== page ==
With more than 2 million people actively blogging on the Internet, the weblog is an excellent means for pastors to stretch their minds and (maybe) to reach their flocks. Tim Bednar, a former youth pastor and now church planter in Minneapolis, advocates blogging as a tool for spiritual formation. His website is e-church.com.

How many people blog for spiritual reasons?


A Perseus survey estimated that by the end of 2004 there would be 10 million blogs. A report from Pew suggests that somewhere between 2 and 7 percent of Internet users blog, which puts the number between 2.5 to 8.9 million. The blogs4God.com search engine lists over 1,100 Christian bloggers, but that is hardly definitive; blogs4God only lists those who register their blog. I would estimate it in the hundreds of thousands because the majority of bloggers who discuss religion would not label themselves as "spiritual bloggers."

Why are they undercover?


There are bloggers who are obviously Christian like HealYourChurchWebsite.com or my own weblog, but I've found bloggers avoid being labeled.

In the blogosphere, labels matter little; reputations mean everything. Spiritual bloggers often take an incarnational approach; we bring Christ into our conversations on The Da Vinci Code, Janet Jackson, theology, or politics. We let the reader decide whether we are spiritual.

How is it different from journaling?


Blogging is like spiritual journaling in that it is a discipline. About two-thirds of the roughly 10 million blogs are abandoned after two months. It is hard to write every day. It is also like journaling in that it attempts to connect with God through writing.

The most significant difference is that blogs expect an audience. Bloggers learn quickly that their blogs are public and that the public has an opinion. People like Gordon MacDonald have used journaling as a way to order their private world. Blogs augment our intellect but also record our spiritual journey.

Two-thirds of American Internet users surf the web for spiritual purposes. How do you see this affecting our church experience?


A recent study discovered that Internet seekers remain connected to their local church, but they pursue their own spiritual interests online. Blogging is an attractive spiritual discipline precisely because it is unmediated by our church or pastor.

In the blogosphere, there are no gatekeepers. We explore ideas without being pre-judged.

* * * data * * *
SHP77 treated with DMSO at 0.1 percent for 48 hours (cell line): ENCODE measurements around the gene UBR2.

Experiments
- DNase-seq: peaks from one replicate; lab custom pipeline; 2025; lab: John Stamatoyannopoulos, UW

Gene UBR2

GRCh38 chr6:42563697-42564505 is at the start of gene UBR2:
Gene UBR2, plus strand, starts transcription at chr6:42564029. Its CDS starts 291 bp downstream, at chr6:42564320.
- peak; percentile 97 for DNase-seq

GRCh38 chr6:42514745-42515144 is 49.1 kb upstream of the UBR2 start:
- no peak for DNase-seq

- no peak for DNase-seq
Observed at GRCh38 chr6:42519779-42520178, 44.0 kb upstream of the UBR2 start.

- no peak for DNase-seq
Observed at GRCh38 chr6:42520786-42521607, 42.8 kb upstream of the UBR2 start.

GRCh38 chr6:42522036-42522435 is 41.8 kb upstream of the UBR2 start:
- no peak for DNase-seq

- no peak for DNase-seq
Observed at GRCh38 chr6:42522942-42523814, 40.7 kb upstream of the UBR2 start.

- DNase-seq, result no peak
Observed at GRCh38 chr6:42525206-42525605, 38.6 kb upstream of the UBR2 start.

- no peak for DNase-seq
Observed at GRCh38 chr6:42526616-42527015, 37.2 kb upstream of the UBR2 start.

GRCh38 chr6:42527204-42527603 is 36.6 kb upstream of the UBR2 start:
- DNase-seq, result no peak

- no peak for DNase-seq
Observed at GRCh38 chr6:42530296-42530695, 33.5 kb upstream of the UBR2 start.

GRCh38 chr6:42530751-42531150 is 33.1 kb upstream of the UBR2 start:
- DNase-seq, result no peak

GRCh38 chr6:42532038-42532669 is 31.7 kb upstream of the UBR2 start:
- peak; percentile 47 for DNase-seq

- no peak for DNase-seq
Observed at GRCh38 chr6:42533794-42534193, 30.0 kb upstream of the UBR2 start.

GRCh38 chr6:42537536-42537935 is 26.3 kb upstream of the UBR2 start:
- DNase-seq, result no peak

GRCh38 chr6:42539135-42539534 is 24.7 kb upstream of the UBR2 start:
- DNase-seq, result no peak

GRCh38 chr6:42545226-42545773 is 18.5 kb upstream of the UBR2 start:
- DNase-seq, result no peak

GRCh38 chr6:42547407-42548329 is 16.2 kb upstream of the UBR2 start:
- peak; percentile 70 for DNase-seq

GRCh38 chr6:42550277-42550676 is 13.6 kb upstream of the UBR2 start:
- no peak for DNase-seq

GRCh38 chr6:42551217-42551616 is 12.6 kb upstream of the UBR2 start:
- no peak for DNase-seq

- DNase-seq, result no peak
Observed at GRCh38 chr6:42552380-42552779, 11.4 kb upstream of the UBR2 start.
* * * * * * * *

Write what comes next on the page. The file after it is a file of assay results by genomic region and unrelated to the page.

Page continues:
Many Christian bloggers are tired of prepackaged sermon series and discussing best-selling books in our small groups. We blog because we can create spiritual information as well or better than our pastors—especially when we blog as part of a network.

One could view this as rebellion. We are taking control of our spiritual formation and creating networks outside traditional structures. That's why this revival remains largely unnoticed by pastors.

How can pastors participate in spiritual blogging?


We are a generation of Internet users (not distinguished by age) who view themselves as participants, not consumers. It's important for pastors to note this transformation from a passive to a participatory congregation. Millions of us do not want pastors to be gatekeepers; but we need pastors who foster spiritual formation by co-creating the church with us. Bloggers represent the tip of this transformation. Internet users are experiencing the networked church and it is changing them. Soon, we will bring these themes into our local church. I believe this will be the beginning of a grassroots revival not unlike the Charismatic/Pentecostal renewal of the early twentieth century.

You don't want gatekeepers. What is the role of the pastor in the blogosphere?


Pastors should blog (many of us are or were pastors ourselves), but my advice is that pastors join the conversation—try not to preach or evangelize. Just blog about what interests you; link to lots of other sites; go beyond the Christian ghetto and link to secular sites. Eventually you will engage people like me and experience this grassroots revival.

Bednar was interviewed for Leadership by Rob Moll, associate editor of our online sister publication, ChristianityToday.com.

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Fall 2004: Keeping Conflict Healthy  | Posted
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